Floral tribute to murdered Laura been stolen
A bouquet of pink roses left as a memorial tribute to murdered Paisley woman Laura Donnelly have been nicked by a callous thief.
Yesterday, her heartbroken mum Anne, 61, hit out at the sad person who snatched the flowers from the fence at Ferguslie Cricket Club, close to where the young 22-year-old was brutally raped and killed 11 years ago in an attack that shocked the whole community.
Close to tears, Anne said: “I’m angry, annoyed and upset about this. Why would anyone want to do such a thing? What’s the point?
“Marking the anniversary of Laura’s tragic death is so important to me, all the family and friends.”
Twelve beautiful small pink roses in clear wrapping paper were taped to the fence at the cricket ground on Saturday, July 31 – the anniversary of her tragic death at the hands of evil monster Thomas Brophy.
Anne added: “I hope the person who stole the flowers from the fence of the cricket ground where Laura lost her life feel good about themselves.
“I hope they never have a member of their family murdered.
“It is a hard enough day to get through without the flowers getting stolen.”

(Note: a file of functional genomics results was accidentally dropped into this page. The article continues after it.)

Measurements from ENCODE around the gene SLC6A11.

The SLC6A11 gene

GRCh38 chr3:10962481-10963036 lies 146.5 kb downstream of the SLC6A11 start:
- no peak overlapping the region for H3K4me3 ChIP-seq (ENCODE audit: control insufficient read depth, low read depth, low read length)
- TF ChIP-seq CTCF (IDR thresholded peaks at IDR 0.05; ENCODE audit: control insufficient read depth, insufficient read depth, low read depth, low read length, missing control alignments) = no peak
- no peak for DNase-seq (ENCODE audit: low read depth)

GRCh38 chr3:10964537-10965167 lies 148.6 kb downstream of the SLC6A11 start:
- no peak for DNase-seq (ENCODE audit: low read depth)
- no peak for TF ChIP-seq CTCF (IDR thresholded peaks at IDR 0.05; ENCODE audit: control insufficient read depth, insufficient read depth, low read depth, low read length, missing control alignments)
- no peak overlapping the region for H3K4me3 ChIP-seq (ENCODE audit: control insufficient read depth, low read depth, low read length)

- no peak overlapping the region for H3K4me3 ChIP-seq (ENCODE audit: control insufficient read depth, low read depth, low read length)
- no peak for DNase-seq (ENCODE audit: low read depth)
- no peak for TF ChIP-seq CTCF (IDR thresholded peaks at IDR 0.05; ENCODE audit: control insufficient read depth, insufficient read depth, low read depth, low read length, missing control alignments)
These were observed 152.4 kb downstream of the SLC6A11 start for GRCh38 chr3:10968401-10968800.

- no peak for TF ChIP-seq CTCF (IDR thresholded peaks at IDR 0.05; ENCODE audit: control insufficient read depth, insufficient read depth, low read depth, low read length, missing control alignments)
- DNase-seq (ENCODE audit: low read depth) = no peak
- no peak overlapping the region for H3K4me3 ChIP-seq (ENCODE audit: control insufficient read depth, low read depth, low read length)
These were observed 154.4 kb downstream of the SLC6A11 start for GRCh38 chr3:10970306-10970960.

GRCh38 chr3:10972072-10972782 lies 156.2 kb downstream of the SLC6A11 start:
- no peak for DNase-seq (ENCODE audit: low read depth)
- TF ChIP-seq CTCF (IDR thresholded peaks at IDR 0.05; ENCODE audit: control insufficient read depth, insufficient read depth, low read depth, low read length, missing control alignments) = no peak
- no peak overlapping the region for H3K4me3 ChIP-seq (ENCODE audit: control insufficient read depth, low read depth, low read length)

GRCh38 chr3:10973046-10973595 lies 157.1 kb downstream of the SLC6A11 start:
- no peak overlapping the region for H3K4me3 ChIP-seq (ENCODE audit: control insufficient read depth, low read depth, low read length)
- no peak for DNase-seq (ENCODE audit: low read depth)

Anne said it was heartbreaking enough having to leave flowers for someone you love instead of being able to give them in person without having to cope with the tribute being stolen.
Her son Alan said he was lost for words about the theft but added he was “sickened”.
In 2007 tribute flowers left by Anne on the same fence were ripped to pieces and scattered over the street.
On that occasion is was thought to have been drunken revellers who caused the damage.
Popular Laura’s life was cut short when she was savagely raped and then murdered by Brophy, who was later caged for life for his horrific crime.
She was walking home from a night out on July 31, 1999, when Brophy struck .
Her body was found in long grass on Ferguslie cricket ground, just 150 yards from the family home.
Since then Anne has religiously left flowers on the fence at the cricket ground every birthday, anniversary and festive season.
A friend of the Donnelly family said: “Whoever did this must be sick, it’s a dreadful thing to do.
“The floral tribute means so much to Anne and her husband Archie.
“It’s something they have done since the first anniversary of Laura’s tragic death.”
Vile Brophy, of Lochinver Crescent, Foxbar, Paisley, was caged for life for the murder of Laura at the High Court in Glasgow in March 2000.
Then, in 2003, he was brought back to the High Court because, under new Scottish Executive legislation, prisoners serving a life sentence must be given a ‘punishment tariff’ which sets out the minimum period they must stay in jail before they can be considered for parole.
Later, a decision by appeal court judges allowed Brophy to apply for parole after 16 years of his life sentence, rather than the minimum 20 years originally imposed.
The decision sickened not only the Donnelly family but hundreds of people in the community.
At the time Anne said: “It’s an insult to Laura’s memory.”